*Brigham was wrong but the doctrine was from the prophet and was to be obeyed.*

    Danny boy, you need to learn to follow the prophet because he is the instrument God has put on the earth and God will punish the prophet when the prophet strays.

    What you’re suggesting is trying to better the prophet through your foolish Jana-inspired beliefs and it’s a course that will lead you to ruin because the foolish philosophies of man will become more important to you than God’s mouthpiece on earth.

  • What about young men who are physically and mentally fit but have no desire to fill a proselyting mission. Will they be able to apply for a service mission. Will a service mission allow missionaries to travel to other missions throughout the world??

  • Alexander,

    You’ve pretty much conceded to my arguments. No rebuttal = concession. Fine. It’s not like I”m fist pumping.

    Your response is basically
    #1 Cite to an as yet mythological character for whom absolutely no evidence exists. (As a side note, check out the basic elements of Krishna’s life. There are parallels to Moses, ie all males being killed, being raised by a different mother, water and reeds, leading people from oppressive rulers, being saved by some miraculous watery miracle)

    #2 Cite to a person who’s every original doctrine is now disavowed by the current church.

    Seriously? That’s the best you have?

    Your position is I should follow the Mormon prophets. I’ve played the song Follow The Prophet so many times in primary I can still remember a verse or two. Now it’s just unsettling to me that I participated in such damaging indoctrination of little children.

    Ok. So, maybe you can just answer this. I’ve not researched it of late. Name me one…single..original and unique…prophecy, or hell, suggestion, by ANY of the so-called latter day prophets of the Mormon church, that later events have shown to be prophetic. If you have an answer, please use something not anecdotal, but can be independently verified through more than one source. If Moses lived today, and parted the Red Sea, that would be no problem at all.

    In other words, show me why the Mormon prophets are prophets.

  • Hang on Danny, you said you were a member of the church- so, you’re not now, huh. You are a bitter little former member Danny who has more respect for street chanters than for the word of God.

    I showed you how the Lord works and you defile it, just as Jana wants.

  • Alexander, where did I say I was anything but a former member? In the last relevant post I said “I was one of them.” Past tense, my man. Basic grammar. Try to keep up. I can’t understand it for you.

    You’ve ducked my questions consistently in this and other threads. You have no decent responses to any of my challenges. Don’t you have one…single…instance of a Mormon prophet acting as such in anything but name?

    Here, let me help you. Joseph Smith predicting the Civil War. Oops, doesn’t hold up. Joseph Fielding Smith saying man will never set foot on the moon. Oops, again. The Saints will return to Missouri. Still waiting.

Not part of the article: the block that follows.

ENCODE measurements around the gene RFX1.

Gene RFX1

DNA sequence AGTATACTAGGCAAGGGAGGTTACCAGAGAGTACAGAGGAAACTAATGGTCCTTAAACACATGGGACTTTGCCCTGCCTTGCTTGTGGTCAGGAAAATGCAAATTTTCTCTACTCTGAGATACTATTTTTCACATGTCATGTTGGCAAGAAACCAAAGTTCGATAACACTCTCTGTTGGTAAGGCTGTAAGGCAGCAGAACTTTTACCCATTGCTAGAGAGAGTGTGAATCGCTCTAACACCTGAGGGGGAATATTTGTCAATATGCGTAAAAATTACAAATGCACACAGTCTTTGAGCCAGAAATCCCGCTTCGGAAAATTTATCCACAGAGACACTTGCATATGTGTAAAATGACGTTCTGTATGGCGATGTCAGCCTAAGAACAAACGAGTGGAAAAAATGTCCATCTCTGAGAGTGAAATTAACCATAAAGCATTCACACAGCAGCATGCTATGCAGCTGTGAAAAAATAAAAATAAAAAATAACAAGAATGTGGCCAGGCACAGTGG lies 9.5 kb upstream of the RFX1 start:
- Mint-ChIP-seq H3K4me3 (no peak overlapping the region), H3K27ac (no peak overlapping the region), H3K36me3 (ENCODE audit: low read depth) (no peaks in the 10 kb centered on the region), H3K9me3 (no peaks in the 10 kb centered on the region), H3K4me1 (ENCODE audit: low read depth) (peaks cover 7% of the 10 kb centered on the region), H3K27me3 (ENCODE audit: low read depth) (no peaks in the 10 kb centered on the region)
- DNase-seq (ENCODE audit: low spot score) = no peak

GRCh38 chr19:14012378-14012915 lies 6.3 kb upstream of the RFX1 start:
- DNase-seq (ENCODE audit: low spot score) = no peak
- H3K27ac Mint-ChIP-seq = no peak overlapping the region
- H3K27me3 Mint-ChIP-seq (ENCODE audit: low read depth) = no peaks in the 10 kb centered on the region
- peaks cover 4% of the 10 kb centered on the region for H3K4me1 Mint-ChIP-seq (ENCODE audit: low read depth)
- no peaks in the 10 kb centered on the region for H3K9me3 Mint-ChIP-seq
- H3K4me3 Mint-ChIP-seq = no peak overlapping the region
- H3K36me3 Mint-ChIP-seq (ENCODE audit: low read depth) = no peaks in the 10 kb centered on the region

Anyone? Buehler?

  • Danny, you want proof of what the prophets of The Chruch of Jesus Christ of Latter-day Saints say as being the word of God but then you quote the story of krishna to me, which says to me that you don’t want proof as that is your faith now.
    I show you Moses touching the rock and how prophets work and you instantly trample on it, while believing in the story the hari krishna’s tell you instead.

    Dude, I don’t believe in the atonal street chanting religion but, in saying that, I don’t go to krishna websites and attack their beliefs. For some weird reason, attacking the church and the beliefs of saints, positively excites you though.

    You demand pearls yet you’re the filthiest of swine Danny for you don’t listen to the spirit- you listen to populist nonsense and proclaim it as virtuous.

    # Jana has given you haven here- it’s somewhere to attack the church and make her money from her dreary book.

    ## Hmm, now I seem to recall Pres Hinckley stating about 3-4 times from 2006-2008 that the Saint’s personally needed to get out of debt. Sure, there were some people in the world talking about the coming economic collapse but Pres Hinckley validated that and then when the mortgage crisis occurred, those who listened and got out of big mortgage debt were spared the grief.
    The prophets of God’s true and only church on the earth don’t bang on about trendy over-population or sea-level rise or the virtues of vegetarianism and yet some loud voices in the world do now.

    If you never had a personal miracle or heeded the words of the Prophet and found joy from doing that whilst a member, then that’s totally, 100%YOUR OWN FAULT Danny.

  • So, diatribe aside, you continue to rely on the story of Moses and water, and Hinckley’s stay out of debt. So, is Dave Ramsey a prophet? Because he’s had a radio show since about 1993 where he advocates to get out of debt. Seriously, this is the best you can do?

    Actually, that is pretty funny. Because just the other day I mentioned to my wife the complete dumbing down and trivializing of the concept of “revelation” by Rusty Nelson changing church to 2 hours and insisting people not call you Mormons cuz…Satan. Here you go validating that observation. An ancient prophet makes water come out of a rock, and the best you have in modern times is Gordon saying stay out of debt. Personally, I think you sold Gordon short.